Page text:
Katz: Well, when I started to paint directly from nature, the paintings were focused behind my head. Somehow I understood how to put paint in focus just instinctively. Also, it may relate to when I was in school working from life models. The teacher would say, “twenty minute pose”—I couldn’t do anything in twenty minutes. So I realized that I better pay attention to it. That was when I began to draw around the clock every day. I drew in subways, buses, restaurants, and bars. I just kept drawing for about two years, and I got to be able to draw pretty rapidly. But it took another six years until I was able to draw on both sides of the line. The early drawing was more descriptive, which is part of the application of imagery. And with the paint it was the same thing. At Cooper Union, Braque was considered the best painter, and he painted dry, in layers, but when I saw Pollock I thought that his paintings weren’t exactly wet on wet, but it’s much more direct painting. That was when I started doing the direct painting, I just accelerated, like what I was doing with the drawing, I did a painting a day for at least ten years. And at the end of that ten years I destroyed nearly a thousand paintings—I didn’t care because they were just about experimentation. When anyone said, “Alex is a good painter” at that point it was almost like a putdown. Anyway, the problem with painting is that it has to do with the craft, so you really have to figure out how to do it yourself. And the problem was to paint a larger painting in the same direct way. I found myself in the middle of a road painting a six foot square painting and a car came and blew the painting away. I said, “This is not going to work. I was lucky today but I might not be so lucky tomorrow.” That’s when I started to make sketches. Then when I got to the big one I could paint it in about the same time as the sketches pretty early on. The important thing was I realized that there wasn’t any large figurative painting that I thought was that interesting. I already knew the Abstract Expressionists in New York got around Paris by going big. (Matisse could have painted great big but he didn’t, and Picasso—I don’t think he was so hot on large paintings.) But as far as big paintings of the figure were concerned, no one had been there. It was problematic whether or not you could do it but since I had spent the first ten years dealing with those problems, it just worked out okay when I took a risk. And if that works, then you say, “Well, let’s go further.” As the technique got better, I was able to figure out how to deal with group compositions.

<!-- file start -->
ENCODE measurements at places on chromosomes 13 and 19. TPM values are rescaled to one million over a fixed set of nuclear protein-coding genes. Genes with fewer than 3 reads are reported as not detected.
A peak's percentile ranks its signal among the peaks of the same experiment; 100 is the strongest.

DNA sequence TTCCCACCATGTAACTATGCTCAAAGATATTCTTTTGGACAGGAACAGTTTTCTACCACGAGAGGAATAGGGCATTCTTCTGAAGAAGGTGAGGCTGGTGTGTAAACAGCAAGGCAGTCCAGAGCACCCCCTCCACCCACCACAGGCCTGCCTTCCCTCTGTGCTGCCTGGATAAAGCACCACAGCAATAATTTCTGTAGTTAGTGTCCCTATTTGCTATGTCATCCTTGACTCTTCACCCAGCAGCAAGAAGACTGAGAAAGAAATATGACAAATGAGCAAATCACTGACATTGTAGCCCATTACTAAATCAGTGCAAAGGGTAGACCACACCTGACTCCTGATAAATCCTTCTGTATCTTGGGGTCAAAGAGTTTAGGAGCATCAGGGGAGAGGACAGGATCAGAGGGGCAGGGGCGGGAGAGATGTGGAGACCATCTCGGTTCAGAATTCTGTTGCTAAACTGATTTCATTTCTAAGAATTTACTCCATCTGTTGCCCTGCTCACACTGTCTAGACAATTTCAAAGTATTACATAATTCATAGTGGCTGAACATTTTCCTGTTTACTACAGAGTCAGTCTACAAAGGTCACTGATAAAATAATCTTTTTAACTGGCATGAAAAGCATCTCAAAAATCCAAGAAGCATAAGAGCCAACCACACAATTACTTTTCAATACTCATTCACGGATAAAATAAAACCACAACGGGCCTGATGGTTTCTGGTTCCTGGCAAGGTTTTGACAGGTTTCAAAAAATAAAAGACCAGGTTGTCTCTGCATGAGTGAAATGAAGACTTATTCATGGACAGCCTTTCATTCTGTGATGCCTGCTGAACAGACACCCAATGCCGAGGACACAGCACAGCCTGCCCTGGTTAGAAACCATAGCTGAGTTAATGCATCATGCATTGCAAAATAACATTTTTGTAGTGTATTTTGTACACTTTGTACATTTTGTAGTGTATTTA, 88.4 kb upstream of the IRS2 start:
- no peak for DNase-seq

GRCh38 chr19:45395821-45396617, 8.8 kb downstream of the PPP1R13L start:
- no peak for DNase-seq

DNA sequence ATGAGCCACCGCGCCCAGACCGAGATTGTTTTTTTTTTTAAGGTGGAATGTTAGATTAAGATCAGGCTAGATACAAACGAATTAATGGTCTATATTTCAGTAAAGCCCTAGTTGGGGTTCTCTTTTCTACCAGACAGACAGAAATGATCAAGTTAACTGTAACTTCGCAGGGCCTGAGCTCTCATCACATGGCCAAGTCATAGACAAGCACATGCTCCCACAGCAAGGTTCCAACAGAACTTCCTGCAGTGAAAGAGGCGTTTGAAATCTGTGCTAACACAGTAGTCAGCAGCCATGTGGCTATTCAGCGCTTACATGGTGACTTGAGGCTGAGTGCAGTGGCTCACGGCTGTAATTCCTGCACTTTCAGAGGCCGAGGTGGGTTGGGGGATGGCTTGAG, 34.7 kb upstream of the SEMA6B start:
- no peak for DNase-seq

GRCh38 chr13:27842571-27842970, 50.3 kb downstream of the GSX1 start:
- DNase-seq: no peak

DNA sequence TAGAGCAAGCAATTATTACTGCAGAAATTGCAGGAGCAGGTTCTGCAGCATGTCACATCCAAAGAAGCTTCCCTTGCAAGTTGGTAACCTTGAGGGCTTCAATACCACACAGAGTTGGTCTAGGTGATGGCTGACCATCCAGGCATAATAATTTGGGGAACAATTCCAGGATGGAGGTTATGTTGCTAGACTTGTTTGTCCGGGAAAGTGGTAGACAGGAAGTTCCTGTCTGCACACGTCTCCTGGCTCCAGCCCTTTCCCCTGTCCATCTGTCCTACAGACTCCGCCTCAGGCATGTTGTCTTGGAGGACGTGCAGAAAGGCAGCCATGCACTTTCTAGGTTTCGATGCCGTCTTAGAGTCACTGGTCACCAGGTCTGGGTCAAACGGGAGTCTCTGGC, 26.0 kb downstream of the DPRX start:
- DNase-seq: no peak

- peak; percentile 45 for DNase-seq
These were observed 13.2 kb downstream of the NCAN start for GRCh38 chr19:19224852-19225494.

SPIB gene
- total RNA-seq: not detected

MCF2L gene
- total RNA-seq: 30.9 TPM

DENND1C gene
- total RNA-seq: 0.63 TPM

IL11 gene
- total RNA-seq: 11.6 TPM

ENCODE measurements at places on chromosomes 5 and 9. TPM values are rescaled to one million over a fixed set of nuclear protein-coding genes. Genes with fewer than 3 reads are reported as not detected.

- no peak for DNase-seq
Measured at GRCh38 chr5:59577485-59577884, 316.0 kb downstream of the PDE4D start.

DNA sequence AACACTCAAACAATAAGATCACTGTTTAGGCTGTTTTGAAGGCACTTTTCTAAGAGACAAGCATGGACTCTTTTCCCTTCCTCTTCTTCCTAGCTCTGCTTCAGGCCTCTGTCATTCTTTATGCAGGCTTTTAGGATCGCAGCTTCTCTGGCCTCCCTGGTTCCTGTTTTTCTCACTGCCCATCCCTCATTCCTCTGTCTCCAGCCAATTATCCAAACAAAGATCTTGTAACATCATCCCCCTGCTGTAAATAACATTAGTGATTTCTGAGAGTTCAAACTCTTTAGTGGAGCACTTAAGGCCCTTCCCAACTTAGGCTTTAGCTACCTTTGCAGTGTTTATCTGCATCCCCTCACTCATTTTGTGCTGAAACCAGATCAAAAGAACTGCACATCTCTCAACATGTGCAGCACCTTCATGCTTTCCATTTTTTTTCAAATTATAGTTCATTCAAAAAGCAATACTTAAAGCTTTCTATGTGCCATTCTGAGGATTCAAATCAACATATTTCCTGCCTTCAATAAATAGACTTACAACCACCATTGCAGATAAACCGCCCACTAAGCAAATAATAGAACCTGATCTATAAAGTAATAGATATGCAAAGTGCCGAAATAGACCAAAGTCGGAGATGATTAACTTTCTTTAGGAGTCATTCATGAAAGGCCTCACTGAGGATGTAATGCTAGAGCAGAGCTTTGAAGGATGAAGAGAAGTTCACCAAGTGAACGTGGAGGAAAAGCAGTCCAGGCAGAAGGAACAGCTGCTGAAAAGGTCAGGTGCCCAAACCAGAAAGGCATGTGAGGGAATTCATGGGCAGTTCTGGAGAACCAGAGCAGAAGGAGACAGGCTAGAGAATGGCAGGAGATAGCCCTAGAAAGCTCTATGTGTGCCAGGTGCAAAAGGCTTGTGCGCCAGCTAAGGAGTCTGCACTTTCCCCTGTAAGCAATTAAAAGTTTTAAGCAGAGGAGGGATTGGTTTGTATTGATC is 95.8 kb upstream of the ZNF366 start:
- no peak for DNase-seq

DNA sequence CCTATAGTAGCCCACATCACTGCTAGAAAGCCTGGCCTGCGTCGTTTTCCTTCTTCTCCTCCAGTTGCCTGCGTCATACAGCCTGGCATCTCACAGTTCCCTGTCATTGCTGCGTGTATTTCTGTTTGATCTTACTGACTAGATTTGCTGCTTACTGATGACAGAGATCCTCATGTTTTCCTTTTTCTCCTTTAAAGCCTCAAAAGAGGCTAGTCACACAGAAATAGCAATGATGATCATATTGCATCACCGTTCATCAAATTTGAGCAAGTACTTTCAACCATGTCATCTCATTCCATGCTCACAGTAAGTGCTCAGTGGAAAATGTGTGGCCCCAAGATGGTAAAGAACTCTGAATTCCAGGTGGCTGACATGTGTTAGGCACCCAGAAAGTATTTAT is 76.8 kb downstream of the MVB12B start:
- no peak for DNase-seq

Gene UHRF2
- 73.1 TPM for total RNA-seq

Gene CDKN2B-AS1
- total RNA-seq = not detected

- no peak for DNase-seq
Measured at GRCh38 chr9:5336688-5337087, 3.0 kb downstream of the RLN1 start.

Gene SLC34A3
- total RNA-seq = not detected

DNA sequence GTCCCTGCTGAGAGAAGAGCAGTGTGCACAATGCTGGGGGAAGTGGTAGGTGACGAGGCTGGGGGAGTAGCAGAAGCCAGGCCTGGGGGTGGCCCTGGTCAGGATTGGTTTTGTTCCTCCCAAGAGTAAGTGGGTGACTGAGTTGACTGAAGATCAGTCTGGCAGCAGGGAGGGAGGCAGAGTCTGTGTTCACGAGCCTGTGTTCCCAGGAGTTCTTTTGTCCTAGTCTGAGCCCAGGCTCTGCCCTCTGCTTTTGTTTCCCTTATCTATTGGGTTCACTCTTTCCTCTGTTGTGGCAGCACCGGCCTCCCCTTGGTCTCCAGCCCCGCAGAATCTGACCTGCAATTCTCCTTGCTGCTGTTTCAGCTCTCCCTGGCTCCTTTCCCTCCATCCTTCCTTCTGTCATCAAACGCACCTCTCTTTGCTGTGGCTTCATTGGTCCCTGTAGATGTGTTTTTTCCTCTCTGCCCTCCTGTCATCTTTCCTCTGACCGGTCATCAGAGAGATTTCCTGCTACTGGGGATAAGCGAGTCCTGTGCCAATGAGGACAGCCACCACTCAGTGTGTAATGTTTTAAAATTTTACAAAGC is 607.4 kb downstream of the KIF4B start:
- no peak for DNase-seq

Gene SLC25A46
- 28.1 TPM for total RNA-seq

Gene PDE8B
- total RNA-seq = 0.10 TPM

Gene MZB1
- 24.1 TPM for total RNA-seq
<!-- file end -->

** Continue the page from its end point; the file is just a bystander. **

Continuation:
Rail: Well, each artist has to figure out a way, depending on his or her own desire to fulfill the visual appetite, how their speed of execution serves them best. Whether you look at Picasso’s “Guernica,” for example, where the changes were made directly during the painting process and remain visible.

Katz: There are two types of paintings: first, Picasso or de Kooning where you had to build it up and tear it down, and second, Barney Newman, whose paintings are about arrangements, which is what I wanted to do. But that has to be preplanned. You could also say that Matisse pre-painted. When I first saw his work I didn’t realize he did so much pre-painting. I thought, “How could anyone be that good direct?” But then I realized he had rehearsals. [Laughter.]

Rail: At any rate, much has been written about your relationship to gestural realism, which includes painters such as Larry Rivers, Grace Hartigan, Fairfield Porter, Philip Pearlstein, and a few others, whose works focused on the relationship between image and process. And it seemed at the time, Rivers and Hartigan, for example, were more visible than Porter and Pearlstein, for that matter, partly because of their strong link to Abstract Expressionism, which was more in vogue at the time. But looking back now, what they were doing appears less radical that what you, Porter, and Pearlstein were trying in each of your own paintings.

Katz: You know, I wasn’t involved in process at all. I like to finish things; I’m very interested in leaving no trace of how it got there. Also, I don’t think any of these people were nuts about Mondrian. I was one of the few who thought Mondrian was as fabulous as Rothko.

Rail: Even de Kooning didn’t like Mondrian.